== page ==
2. pcoyne September 6, 2013 at 7:38 am

    Thanks Rick, your message resonates with me and I am grateful. I appreciate you putting the time and effort to help others with this condition. Please continue to do so. The world will be a better place.

  3. kristinaw September 6, 2013 at 11:14 am

    Another point: When I attended an ADHD conference, I was struck by the despair of the parents. How they worry and don’t know what to do. The conference was very useful and this web site has added to that immensely. Thanks.

  4. Blue Yugo September 7, 2013 at 12:13 am

    “Treat people as you want to be treated yourself. You’ll never have a problem in life.” – Len Wareing, aka “Mr. Used”
    …but I’m sure 99% of people have a hard time living up to that standard.

  5. forbes September 7, 2013 at 1:27 pm

    I really enjoyed this post. It was very entertaining and reminded me that everyone does the things they do for their own reasons, and from their point of view they are doing the only thing that they think is right. Growing up requires us to remember that we were wrong, are wrong, and will be wrong. I think the hardest thing to do is accept that being wrong in its self not a bad experience, but rather a chance to learn (I do feel the need to point out that learning is indicative of you surviving the being wrong, cause we all have been tempted to cut the blue wire instead of the red one every once and a while).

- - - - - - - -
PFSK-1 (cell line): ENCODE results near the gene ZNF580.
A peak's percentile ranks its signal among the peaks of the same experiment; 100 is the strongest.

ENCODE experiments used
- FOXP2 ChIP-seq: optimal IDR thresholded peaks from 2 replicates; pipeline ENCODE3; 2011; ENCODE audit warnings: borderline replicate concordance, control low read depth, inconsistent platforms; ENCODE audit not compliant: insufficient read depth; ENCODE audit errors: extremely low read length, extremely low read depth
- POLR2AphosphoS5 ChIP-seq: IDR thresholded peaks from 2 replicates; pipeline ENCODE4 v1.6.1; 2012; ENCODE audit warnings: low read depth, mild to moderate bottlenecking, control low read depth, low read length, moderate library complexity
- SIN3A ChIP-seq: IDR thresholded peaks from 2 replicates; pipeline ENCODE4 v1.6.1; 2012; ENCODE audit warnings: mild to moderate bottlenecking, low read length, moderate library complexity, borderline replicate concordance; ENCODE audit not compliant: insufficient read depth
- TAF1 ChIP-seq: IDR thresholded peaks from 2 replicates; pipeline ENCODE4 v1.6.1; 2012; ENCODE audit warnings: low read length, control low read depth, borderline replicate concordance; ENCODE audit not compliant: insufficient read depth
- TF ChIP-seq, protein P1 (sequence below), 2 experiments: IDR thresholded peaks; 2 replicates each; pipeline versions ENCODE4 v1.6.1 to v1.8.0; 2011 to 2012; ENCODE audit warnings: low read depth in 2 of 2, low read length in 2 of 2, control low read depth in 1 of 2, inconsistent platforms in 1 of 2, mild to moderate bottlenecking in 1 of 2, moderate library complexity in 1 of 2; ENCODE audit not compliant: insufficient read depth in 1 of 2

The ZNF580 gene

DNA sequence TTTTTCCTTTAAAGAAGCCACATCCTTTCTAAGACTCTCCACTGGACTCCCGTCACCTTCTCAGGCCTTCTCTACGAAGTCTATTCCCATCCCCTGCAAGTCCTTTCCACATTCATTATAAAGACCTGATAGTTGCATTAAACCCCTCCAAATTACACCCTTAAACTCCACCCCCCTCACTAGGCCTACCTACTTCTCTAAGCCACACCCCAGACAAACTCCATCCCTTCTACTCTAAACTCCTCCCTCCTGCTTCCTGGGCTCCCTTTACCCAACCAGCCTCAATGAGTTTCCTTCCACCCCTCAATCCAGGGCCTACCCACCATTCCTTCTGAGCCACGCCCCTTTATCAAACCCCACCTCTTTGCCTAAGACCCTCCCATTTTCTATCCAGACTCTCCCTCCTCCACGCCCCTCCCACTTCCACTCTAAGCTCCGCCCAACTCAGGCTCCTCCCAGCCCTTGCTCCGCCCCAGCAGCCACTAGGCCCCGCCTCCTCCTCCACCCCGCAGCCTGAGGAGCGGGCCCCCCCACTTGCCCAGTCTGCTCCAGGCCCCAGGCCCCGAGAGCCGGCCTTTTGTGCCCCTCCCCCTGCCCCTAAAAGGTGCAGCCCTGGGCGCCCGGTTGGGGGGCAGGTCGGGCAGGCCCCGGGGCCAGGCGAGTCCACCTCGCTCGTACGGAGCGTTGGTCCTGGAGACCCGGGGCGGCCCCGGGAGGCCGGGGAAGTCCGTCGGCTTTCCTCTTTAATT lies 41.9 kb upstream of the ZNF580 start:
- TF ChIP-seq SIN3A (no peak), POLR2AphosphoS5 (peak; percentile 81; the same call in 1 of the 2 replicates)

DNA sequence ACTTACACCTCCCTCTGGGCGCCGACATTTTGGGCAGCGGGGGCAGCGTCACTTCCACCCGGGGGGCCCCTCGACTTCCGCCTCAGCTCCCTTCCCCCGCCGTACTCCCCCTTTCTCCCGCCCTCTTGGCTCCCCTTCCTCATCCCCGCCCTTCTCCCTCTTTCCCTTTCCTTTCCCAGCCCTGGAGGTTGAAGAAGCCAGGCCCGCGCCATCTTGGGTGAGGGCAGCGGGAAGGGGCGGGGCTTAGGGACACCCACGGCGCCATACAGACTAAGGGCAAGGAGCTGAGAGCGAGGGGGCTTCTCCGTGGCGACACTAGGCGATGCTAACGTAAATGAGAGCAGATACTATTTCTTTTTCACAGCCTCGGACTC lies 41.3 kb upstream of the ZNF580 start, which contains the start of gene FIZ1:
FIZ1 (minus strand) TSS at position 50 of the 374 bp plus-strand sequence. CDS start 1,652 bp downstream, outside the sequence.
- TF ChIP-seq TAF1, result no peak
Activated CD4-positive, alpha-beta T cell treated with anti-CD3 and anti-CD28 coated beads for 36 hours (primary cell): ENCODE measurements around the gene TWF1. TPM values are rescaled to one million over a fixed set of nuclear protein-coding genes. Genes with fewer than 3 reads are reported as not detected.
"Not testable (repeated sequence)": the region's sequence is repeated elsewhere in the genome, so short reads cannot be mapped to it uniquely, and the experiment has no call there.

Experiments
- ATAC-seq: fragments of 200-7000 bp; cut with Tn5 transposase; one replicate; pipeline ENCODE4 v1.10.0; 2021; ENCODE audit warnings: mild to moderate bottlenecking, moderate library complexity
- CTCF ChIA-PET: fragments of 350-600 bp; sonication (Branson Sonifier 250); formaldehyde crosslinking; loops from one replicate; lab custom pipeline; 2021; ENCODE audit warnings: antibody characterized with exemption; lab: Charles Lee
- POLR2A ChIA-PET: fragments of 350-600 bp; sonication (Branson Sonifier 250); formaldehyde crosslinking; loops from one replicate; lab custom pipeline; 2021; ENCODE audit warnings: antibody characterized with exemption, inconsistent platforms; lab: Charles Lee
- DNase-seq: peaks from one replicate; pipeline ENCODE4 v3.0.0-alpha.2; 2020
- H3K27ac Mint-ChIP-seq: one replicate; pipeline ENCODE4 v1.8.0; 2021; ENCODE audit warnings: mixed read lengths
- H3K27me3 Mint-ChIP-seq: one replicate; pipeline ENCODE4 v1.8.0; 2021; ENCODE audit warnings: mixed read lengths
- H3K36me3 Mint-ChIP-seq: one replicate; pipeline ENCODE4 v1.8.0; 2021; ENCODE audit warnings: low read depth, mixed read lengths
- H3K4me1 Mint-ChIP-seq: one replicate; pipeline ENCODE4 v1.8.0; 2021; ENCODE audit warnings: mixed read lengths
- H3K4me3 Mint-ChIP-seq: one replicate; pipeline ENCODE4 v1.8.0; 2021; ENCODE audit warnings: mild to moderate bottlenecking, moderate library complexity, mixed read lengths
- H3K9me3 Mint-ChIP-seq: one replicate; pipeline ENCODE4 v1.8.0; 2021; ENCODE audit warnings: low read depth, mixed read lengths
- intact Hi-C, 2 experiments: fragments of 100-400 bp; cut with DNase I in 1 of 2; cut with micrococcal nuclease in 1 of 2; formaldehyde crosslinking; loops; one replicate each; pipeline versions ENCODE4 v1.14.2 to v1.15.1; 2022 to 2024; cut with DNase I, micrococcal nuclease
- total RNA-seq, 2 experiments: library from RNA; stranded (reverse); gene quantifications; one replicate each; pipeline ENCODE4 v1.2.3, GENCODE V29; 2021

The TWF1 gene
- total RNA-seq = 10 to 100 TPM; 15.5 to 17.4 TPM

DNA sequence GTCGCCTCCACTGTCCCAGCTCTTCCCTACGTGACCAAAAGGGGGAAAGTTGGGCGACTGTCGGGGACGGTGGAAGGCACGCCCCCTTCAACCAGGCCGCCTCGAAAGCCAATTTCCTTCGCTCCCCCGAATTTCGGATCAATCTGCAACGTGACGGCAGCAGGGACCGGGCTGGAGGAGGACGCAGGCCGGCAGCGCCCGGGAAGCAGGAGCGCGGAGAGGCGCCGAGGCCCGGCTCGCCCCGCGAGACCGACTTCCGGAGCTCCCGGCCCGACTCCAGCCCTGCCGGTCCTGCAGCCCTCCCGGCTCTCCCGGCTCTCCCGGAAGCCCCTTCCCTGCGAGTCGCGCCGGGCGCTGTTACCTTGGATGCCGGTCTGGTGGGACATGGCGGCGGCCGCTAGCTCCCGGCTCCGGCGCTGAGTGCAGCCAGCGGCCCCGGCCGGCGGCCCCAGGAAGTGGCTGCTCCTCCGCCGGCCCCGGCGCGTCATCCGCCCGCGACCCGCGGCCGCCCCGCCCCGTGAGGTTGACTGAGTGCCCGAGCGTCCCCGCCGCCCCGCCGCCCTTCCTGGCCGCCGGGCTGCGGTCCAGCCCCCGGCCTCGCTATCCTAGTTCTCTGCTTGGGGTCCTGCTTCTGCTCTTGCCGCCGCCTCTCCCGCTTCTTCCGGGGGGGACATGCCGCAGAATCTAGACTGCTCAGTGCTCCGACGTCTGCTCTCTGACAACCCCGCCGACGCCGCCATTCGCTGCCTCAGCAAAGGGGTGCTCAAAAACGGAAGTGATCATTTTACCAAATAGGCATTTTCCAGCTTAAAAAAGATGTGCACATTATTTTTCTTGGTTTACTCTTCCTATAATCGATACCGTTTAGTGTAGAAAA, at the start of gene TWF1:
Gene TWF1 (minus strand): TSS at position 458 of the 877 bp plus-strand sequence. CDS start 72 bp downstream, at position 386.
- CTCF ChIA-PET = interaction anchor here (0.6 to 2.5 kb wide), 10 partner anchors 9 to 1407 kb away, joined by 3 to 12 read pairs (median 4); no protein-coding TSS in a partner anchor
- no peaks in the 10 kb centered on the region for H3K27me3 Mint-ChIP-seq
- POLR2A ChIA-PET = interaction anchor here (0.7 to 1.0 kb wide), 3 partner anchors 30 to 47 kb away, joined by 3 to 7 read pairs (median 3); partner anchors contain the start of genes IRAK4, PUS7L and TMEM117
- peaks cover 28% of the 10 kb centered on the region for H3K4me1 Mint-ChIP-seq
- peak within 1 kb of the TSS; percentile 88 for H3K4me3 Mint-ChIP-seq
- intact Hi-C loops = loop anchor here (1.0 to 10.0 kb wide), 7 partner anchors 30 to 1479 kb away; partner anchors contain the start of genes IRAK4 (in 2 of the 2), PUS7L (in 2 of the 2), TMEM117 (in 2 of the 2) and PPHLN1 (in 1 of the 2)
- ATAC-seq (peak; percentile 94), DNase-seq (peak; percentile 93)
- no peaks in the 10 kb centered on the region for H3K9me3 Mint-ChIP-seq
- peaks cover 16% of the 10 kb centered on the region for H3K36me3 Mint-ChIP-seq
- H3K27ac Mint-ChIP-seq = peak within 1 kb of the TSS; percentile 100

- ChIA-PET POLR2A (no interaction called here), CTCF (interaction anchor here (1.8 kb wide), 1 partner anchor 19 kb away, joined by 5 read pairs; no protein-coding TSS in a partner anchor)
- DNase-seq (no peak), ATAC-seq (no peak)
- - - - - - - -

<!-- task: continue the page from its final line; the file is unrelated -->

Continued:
6. Rick September 10, 2013 at 2:00 pm

    Great comments.
    Clearly I’m not the only one who’s finding this. Forbes, allowing yourself, and others, to be wrong is such a gift. Every great writer has an editor and does multiple drafts and rewrites and proofs.
    Every painter paints over, or tosses canvases aside.
    Every famous singer started out off key. Every guitarist struggled to learn chords. Every researcher follows multiple dead ends before making a discovery.
    I love the compassion here. For everyone. It’s the only thing that will save us all. It’s easy to want it, it’s obvious it’s important, but you are right, it’s a real challenge to be able to be that way when someone pushes your buttons.
    But then, that’s okay. That’s just something you’re working on. Something you’ll get better at. Like the singer who started out way off key.

  7. blackdog September 13, 2013 at 8:47 pm

    But…What if the other person really is wrong?